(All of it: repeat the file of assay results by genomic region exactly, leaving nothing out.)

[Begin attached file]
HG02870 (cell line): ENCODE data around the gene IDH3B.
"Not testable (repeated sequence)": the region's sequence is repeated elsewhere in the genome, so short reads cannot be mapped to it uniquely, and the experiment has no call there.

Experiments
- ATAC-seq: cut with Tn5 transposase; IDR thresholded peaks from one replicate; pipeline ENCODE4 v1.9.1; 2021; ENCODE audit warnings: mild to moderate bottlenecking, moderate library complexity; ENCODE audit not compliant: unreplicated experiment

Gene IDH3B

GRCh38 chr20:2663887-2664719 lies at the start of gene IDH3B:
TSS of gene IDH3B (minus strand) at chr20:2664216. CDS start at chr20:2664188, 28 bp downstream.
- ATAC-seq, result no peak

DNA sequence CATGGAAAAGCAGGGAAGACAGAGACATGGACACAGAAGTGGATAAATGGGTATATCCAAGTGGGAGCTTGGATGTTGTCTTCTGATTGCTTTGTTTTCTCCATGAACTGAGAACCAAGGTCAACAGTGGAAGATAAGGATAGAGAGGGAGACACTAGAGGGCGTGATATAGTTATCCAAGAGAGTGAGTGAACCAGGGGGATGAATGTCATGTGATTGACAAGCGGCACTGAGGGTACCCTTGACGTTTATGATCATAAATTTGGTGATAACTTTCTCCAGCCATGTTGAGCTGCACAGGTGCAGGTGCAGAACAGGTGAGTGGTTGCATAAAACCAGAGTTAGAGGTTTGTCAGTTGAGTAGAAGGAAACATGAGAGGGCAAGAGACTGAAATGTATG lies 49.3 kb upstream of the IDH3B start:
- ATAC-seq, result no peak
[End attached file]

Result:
HG02870 (cell line): ENCODE data around the gene IDH3B.
"Not testable (repeated sequence)": the region's sequence is repeated elsewhere in the genome, so short reads cannot be mapped to it uniquely, and the experiment has no call there.

Experiments
- ATAC-seq: cut with Tn5 transposase; IDR thresholded peaks from one replicate; pipeline ENCODE4 v1.9.1; 2021; ENCODE audit warnings: mild to moderate bottlenecking, moderate library complexity; ENCODE audit not compliant: unreplicated experiment

Gene IDH3B

GRCh38 chr20:2663887-2664719 lies at the start of gene IDH3B:
TSS of gene IDH3B (minus strand) at chr20:2664216. CDS start at chr20:2664188, 28 bp downstream.
- ATAC-seq, result no peak

DNA sequence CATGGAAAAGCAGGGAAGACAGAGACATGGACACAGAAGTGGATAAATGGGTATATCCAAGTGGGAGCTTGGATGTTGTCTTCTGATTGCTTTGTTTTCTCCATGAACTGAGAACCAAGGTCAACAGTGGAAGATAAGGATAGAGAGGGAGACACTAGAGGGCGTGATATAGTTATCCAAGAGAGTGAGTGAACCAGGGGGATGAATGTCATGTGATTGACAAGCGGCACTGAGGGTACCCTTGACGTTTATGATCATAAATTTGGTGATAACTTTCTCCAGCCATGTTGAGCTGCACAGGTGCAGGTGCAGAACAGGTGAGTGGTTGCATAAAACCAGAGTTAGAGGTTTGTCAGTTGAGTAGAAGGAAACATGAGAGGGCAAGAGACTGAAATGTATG lies 49.3 kb upstream of the IDH3B start:
- ATAC-seq, result no peak